Rosé wine exists in several regions of France. Its variations come from vinification, maceration or pressing, selected grape variety, and also from the climate. Sometimes some names even choose different processes for manufacturing. The Château de Berne offers an overview of rosé wines regions in France, the world's leading producer of rosé in the world.
The rosé of the regions in the northeast of France
The Northeast region concerns, here, Alsace, Beaujolais, Burgundy, Champagne, Jura, Lorraine and Savoy. The grape varieties, in these terroirs, tends to favor white grape varieties despite a strong presence of black grape varieties. In these regions, pink wines only bring together 5% of the production of black grape varieties.
Pinot Noir is the best known of these regions. It is a grape variety loving fresh regions and which offers very delicate pink wines, with sweet aromas and which does not lack power.
The Gamay is such a reputed grape in the northeast, and makes it possible to obtain more elegant, light and fruity pink wines.
The rosé of the regions in the northwest of France
The northwest region includes the Nantes terroir, Touraine and Val-de-Loire, where the climate is temperate. In these regions, wines flourish all year round; It is the second in number of appellation wines, including the famous Cabernet-D’anjou, sweet or soft rosé. The Cabernet Franc and the Cabernet-Sauvignon are also present in these regions. Touraine's pink wines are rather from grape varieties like Malbec for the Rosé d'Anjou, Gamay, Pineau d'Aunis for Loire rosé, as well as Grolleau. Gamay has a very fruity, pleasant and balanced taste; The Pineau d'Aunis gives an aroma of red fruits; The Rosé Grolleau, renowned in Nantes, offers aromas of white flowers and spices. More in the center and in the Val-de-Loire, we find Reuilly, a dry rosé wine as well as Menetou and Sancerre.
The rosé of the regions in the southwest of France
The southwest region includes several rosé wines on the side. The most famous vineyards, such as Bordeaux, Cahors or Madiran, produce pink appellation wines. Gironde rosé wines come from an assembly: red wine grape varieties are used, especially those in Lot-et-Garonne and Charentes. Here we like colorful wines, less pale as is the case in the south-east of France and in Provence. In Tarn-et-Garonne, the rosés are also numerous. The most famous grape varieties in the South West are Merlot (Gironde), Cabernet-Sauvignon, Cabernet Franc, Malbec. Merlot has mild aromas of red fruits; The Cabernet-Sauvignon brings aromas of black fruit including blackcurrant and is more structured; The Cabernet Franc is a cooler rosé, with light touches of raspberry and violet; Malbec offers color rosés and is often designed in IGP.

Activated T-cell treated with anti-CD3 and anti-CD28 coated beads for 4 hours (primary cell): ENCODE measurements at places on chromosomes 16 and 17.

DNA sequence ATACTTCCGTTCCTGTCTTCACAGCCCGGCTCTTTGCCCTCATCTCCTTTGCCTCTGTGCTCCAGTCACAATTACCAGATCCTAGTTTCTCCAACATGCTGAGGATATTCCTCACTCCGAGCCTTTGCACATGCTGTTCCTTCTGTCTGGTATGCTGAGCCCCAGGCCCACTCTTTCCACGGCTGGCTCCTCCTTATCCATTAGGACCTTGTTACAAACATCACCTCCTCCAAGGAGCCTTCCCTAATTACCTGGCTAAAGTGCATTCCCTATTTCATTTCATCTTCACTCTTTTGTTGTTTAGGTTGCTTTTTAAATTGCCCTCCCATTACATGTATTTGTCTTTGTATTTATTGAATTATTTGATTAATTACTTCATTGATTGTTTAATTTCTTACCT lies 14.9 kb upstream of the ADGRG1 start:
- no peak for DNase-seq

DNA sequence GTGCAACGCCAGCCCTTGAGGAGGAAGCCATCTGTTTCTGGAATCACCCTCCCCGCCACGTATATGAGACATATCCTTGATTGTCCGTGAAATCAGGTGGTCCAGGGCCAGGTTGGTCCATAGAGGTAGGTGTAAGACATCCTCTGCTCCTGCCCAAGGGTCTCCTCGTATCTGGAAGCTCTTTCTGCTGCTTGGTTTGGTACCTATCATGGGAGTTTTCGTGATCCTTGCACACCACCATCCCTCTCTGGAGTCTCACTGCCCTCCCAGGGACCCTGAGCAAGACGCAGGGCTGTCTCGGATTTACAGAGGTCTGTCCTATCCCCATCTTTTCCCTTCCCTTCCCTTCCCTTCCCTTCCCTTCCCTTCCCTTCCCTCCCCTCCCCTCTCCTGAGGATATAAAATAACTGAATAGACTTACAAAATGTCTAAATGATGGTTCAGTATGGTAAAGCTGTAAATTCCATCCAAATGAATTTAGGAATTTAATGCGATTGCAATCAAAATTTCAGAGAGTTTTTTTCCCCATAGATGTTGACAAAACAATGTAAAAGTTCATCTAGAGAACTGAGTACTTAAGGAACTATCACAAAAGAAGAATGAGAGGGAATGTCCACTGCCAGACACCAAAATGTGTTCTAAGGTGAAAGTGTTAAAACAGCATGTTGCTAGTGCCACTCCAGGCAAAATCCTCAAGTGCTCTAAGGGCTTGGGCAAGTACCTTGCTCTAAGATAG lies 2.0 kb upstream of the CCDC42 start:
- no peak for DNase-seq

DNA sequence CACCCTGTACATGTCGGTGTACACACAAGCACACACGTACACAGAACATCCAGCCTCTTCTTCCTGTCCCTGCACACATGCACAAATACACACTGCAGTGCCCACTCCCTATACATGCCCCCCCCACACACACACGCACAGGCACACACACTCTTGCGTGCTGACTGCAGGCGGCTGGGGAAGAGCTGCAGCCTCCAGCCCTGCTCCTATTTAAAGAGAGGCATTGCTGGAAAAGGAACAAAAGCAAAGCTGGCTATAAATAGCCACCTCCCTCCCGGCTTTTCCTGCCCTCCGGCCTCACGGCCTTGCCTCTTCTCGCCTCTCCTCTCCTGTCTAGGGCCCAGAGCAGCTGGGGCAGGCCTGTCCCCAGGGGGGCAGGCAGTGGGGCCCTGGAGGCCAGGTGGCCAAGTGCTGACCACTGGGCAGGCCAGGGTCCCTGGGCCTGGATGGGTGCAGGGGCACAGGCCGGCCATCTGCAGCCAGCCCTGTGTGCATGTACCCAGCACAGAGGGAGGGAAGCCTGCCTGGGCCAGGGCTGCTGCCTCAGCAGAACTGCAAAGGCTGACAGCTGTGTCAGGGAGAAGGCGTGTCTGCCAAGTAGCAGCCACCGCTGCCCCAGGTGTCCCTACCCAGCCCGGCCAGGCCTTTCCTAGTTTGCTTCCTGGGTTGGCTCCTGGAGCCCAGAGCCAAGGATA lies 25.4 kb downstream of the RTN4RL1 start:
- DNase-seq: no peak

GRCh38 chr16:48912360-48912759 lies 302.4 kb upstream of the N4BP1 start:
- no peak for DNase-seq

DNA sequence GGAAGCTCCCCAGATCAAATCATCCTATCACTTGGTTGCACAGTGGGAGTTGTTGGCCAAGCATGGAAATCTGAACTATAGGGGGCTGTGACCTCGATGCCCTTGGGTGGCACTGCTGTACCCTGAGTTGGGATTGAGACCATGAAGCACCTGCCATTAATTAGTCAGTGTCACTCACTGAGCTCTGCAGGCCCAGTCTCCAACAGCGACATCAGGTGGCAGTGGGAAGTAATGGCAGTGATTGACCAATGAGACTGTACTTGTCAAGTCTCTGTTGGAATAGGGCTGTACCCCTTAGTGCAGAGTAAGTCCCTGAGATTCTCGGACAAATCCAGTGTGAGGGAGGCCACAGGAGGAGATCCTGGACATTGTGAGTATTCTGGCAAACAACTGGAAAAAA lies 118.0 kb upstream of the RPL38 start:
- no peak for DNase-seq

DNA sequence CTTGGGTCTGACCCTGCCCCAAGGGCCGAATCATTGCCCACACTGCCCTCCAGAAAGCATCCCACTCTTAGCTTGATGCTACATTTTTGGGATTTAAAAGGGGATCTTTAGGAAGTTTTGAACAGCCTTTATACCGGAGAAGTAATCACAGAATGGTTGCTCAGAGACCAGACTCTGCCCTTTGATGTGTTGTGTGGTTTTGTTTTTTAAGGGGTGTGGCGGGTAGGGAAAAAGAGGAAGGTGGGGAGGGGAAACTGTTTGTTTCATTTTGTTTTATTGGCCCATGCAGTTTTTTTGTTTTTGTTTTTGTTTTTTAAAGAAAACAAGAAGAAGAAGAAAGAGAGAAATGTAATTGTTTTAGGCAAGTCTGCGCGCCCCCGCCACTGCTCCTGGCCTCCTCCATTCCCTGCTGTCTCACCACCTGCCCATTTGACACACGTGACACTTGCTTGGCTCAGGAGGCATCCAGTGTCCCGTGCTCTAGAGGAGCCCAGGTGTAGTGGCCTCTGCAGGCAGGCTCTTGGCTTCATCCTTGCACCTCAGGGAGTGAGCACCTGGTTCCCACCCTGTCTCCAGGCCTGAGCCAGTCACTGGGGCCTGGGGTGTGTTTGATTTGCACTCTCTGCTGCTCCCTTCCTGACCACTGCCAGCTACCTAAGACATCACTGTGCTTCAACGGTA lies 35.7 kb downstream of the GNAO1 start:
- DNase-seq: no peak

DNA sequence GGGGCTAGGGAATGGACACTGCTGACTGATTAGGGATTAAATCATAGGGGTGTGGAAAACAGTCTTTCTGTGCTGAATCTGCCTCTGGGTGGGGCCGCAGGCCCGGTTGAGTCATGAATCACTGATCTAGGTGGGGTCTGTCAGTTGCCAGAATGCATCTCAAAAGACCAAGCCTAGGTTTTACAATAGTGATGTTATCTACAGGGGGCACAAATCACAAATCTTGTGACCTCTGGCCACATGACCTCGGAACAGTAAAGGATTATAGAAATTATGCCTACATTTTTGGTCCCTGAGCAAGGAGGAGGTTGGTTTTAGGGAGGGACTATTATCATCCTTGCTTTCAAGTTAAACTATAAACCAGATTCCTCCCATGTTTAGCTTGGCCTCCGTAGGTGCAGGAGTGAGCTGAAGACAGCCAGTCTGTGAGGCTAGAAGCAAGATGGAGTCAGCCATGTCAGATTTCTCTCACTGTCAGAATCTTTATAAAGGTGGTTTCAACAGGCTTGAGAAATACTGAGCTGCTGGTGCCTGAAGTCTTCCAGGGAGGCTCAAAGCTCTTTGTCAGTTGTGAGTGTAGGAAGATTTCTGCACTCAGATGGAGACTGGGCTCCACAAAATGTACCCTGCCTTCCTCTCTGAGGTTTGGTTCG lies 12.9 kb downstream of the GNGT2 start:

Regions rosé south-east of France
The Southeast region includes Provence, a region of excellence for rosé. Provence produces more than 80% of pink wines throughout its wine production. It is the first region that produces AOC rosés (40% of production in France / 5% of production worldwide). Tavel and Lirac are the best known wines. The other rosé wines in the region are called Ventoux, Luberon or Costières de Nîmes in Languedoc. 40% of Roussillon's pink wines are AOC. In Corsica, pink wines have a large part, slightly more AOC than IGP. There are rosé wines fairly colorful in the Rhône valley and sometimes full -bodied. They are larger and pale in Provence. The most recognized grape varieties in the Southeast are Grenache, Cinsault, Syrah, Mourvèdre, Carignan.
The first contains some notes of red fruits and spices; The Cinsault gives more lightness and finer aromas; Syrah offers fruity and spicy aromas; Mourvèdre brings more structure and aromas of ripe fruit; While the Carignan is a small structured grape that has its place in pink wines.
Each vineyard has its own grape varieties, its own wines; Some are gathering but all have their specificity, their aroma, their own flavor. And if you are interested in a rosé wine from the regions in the south east of France, it's this way.